Monday, April 22, 2019
News 12 at 6 o'clock/NBC at 7
COLUMBIA COUNTY, Ga. (WRDW/WAGT) -- New technology could help get results in police investigations much faster. DNA testing can take months or more to get answers. New tech could get law enforcement answers in just 90 minutes.
This could help with cases like Andrya Deghelder's, the Grovetown mother found dead in a dumpster last summer.
There are still no suspects in her murder but a person of interest in the case is in jail right now. Christopher Gibson is indicted on multiple charges unrelated to Deghelder's death.
Even now, we're still waiting for DNA results to come back from evidence collected from Deghelder's home from back in July. That is expected to be the key to naming a suspect.
Investigators say the DNA results are the key to charging anyone with murder in this case. Because of the backlog at the crime lab, the Columbia County Sheriff's Office and the coroner's office are still waiting on those results.
Sometimes the hardest thing to do is wait but for friends and family of Andrya Deghelder, waiting is the only option.
Nine months ago, the Grovetown mother was murdered in her home. Investigators left the scene with bags of evidence, containing DNA that's also waiting at the GBI crime lab.
"It's going on a year, so it's been a while. It might go another three or four months," said Vernon Collins, the Columbia County Coroner.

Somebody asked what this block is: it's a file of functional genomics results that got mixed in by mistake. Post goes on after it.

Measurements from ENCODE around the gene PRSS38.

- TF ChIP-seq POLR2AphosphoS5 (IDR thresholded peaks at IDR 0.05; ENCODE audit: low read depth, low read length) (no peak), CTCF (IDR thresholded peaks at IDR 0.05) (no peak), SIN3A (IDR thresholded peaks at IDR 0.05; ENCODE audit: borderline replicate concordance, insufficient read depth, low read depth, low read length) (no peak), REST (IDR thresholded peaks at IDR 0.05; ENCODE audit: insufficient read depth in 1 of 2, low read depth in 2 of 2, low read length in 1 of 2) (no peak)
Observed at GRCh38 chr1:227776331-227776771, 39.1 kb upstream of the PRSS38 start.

For Collins, the backlog is frustrating because this is the longest he has waited for results.
"Yes, to my knowledge and my memory," said Collins.
But what if there was a better way? A rapid DNA machine analyzes a DNA sample in 90 minutes.
"It would probably speed it up immensely," said Collins.
The FBI is just starting to use it.
“If you get it back in a day or so and apply it to the suspect's DNA and it's on the weapon that caused the person's death and you're in their house, what more do you need," said Collins.
Making the wait a little less.
This technology is being implemented at police booking stations across the country. But, for that to come here to Georgia, the state will have to pass a DNA Arrestee Law. Right now, it's not legal for DNA to be collected from individuals charged, but not convicted of a crime.
Even if they were to get this tech tomorrow, right now, Georgia law prevents taking DNA samples from suspects unless they are convicted of a crime.
There's a bill on the governor's desk right now that could change that and allow law enforcement to take DNA samples from suspects who are charged with a crime.